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Thursday, May 13, 2021

NIA to court: Report of digital consultant submitted by Teltumbde not authenticated

The report was submitted by Teltumbde's lawyers last month to the court seeking permission to rely on it at the time of his bail application.

Written by Sadaf Modak | Mumbai |
Updated: April 9, 2021 10:18:30 pm
Anand Teltumbde (File)

The NIA has said that the special court hearing the Elgar Parishad case should not rely on the report of a US-based digital consultant submitted by accused Anand Teltumbde during his bail hearing as it is not authenticated. The report prepared by Arsenal Consulting had said that incriminating evidence claimed to have been found on the electronic device of his co-accused Rona Wilson was planted.

The report was submitted by Teltumbde’s lawyers last month to the court seeking permission to rely on it at the time of his bail application.

Special public prosecutor Prakash Shetty said that the NIA has opposed the plea by former IIT professor Teltumbde stating that the report cannot be considered by the court as it is not authenticated, the reliability of its source is not known. Shetty also said that the application was opposed stating that at this stage, only those documents relied on by the prosecution and part of its chargesheet can be considered by the court.

The NIA also said that since the report appears to be addressed to the special court, the defence lawyers should clarify how they had received it. On Thursday, Special Judge Dinesh E Kothalikar asked Teltumbde’s lawyers to clarify on this point. The court said the perusal of the report submitted to it showed that it appears to have been addressed to the court. “(Court) Record reveals that at no point of time, the agency namely Arsenal Consulting was called upon by this court to submit the report,” the court said.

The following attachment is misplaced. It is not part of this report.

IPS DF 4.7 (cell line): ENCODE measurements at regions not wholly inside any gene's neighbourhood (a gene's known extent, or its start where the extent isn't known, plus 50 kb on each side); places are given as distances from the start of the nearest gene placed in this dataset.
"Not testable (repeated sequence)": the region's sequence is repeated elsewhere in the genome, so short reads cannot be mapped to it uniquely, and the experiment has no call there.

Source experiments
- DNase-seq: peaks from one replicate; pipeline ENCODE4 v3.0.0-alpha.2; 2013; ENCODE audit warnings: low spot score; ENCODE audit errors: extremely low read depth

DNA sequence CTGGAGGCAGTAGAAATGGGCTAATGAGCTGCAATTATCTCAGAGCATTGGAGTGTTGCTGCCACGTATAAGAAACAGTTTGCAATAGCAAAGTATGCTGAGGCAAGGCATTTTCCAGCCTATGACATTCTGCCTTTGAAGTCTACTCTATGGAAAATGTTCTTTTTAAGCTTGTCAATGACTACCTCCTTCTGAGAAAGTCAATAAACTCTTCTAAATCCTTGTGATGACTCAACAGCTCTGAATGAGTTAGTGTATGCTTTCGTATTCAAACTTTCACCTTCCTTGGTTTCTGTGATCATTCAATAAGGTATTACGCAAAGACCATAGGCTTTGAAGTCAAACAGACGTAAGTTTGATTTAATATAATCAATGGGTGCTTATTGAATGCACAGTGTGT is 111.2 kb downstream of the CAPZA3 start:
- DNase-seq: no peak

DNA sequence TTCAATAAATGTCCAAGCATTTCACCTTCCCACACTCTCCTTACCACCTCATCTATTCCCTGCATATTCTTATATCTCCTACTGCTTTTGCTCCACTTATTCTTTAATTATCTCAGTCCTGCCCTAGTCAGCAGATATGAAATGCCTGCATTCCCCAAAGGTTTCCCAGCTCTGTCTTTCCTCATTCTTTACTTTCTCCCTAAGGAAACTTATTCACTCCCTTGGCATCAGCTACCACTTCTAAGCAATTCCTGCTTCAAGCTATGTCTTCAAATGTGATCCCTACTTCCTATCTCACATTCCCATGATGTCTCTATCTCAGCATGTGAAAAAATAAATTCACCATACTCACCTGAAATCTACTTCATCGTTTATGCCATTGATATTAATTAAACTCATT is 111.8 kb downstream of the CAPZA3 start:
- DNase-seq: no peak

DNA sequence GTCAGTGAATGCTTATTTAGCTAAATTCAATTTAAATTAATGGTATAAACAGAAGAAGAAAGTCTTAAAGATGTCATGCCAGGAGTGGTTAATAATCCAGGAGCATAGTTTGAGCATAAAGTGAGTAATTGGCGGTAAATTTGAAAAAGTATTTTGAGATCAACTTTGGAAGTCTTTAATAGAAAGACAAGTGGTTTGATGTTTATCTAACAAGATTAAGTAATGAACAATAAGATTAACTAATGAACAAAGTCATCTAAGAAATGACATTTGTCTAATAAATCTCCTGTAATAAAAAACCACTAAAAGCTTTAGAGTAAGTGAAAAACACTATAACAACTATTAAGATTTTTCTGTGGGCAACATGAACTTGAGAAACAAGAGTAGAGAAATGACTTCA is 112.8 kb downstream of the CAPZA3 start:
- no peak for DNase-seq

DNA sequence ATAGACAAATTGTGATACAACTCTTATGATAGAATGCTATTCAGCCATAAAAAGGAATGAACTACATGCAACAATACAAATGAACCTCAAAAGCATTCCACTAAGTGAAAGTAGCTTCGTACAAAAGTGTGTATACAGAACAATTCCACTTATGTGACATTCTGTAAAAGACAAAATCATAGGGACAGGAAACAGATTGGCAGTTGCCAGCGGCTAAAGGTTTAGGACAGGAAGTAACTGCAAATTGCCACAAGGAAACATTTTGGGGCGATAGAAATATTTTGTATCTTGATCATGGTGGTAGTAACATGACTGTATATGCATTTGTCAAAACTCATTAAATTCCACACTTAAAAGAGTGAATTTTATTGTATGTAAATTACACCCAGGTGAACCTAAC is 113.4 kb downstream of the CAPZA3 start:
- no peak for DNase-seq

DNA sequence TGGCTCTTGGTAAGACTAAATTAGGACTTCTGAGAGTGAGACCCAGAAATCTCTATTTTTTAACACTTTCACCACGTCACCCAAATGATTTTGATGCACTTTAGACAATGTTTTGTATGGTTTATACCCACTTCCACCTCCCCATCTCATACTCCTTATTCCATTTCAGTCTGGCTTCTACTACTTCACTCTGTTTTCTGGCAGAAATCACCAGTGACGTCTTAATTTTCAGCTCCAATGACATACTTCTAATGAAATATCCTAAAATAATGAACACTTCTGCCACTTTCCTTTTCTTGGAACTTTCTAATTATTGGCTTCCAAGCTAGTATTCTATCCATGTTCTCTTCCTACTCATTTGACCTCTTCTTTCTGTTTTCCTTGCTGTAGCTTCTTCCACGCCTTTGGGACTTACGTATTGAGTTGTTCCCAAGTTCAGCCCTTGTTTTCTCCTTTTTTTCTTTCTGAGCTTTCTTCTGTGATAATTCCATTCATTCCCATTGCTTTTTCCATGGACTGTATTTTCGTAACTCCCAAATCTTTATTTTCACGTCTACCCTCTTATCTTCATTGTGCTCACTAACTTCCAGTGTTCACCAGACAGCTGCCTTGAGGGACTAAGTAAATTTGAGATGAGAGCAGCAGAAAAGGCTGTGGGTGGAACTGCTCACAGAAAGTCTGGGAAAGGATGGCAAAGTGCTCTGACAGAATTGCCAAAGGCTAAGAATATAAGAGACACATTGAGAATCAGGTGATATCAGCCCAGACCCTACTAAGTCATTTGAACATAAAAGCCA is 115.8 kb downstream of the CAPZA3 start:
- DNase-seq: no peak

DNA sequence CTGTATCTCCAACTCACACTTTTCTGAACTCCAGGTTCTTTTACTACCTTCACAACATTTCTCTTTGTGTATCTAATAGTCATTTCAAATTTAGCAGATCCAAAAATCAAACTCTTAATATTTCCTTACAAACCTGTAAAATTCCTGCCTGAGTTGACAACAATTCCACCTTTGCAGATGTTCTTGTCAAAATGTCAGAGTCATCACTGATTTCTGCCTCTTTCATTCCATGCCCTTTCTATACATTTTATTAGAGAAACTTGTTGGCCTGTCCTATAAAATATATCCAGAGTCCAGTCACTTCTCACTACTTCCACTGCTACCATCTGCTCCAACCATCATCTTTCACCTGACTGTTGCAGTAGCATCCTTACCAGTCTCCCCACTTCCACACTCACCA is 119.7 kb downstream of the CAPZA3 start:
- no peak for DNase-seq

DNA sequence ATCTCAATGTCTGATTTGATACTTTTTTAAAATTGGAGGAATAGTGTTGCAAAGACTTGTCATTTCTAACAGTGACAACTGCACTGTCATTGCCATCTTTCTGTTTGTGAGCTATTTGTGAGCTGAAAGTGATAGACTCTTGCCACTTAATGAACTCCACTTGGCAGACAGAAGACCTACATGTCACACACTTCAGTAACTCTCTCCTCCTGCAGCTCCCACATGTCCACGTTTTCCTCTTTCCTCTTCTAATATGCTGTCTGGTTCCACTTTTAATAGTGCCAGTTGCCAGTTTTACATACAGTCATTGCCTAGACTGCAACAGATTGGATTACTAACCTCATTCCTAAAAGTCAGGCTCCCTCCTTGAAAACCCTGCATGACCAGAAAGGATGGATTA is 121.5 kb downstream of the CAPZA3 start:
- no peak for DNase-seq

While the report was first cited by Wilson in a petition he filed before the Bombay High Court, the plea has not been heard so far. Wilson has referred to the forensic report in the petition which states that his computer was “infected with a malware”, allegedly planted through an email on June 13, 2016, two years before his arrest on June 6, 2018. The report says “incriminating” letters found in Wilson’s laptop by the investigators were introduced through malware planted by a hacker.

Wilson has sought an SIT to probe the alleged planting of documents and sought quashing of the sanction granted by the government to prosecute him and others under the UAPA as well as chargesheets filed against them. Wilson had said that he through his counsel had approached the American Bar Association to help conduct an independent forensic analysis of the cloned copy of the electronic devices seized from him.

Among the evidence cited by the NIA against Wilson, Teltumbde and other accused arrested in the case are letters and documents found on electronic devices. The accused claim that the investigators had not taken hash value of the devices at their time of their seizure, which would have ruled out tampering or insertion of evidence.

The NIA in its chargesheet as well as in opposing bail applications of accused — including that of tribal rights activist 83-year old Stan Swamy, whose bail plea was rejected last month — has relied on the electronic evidence alleging that it shows links between the accused and their conspiracy against the government.

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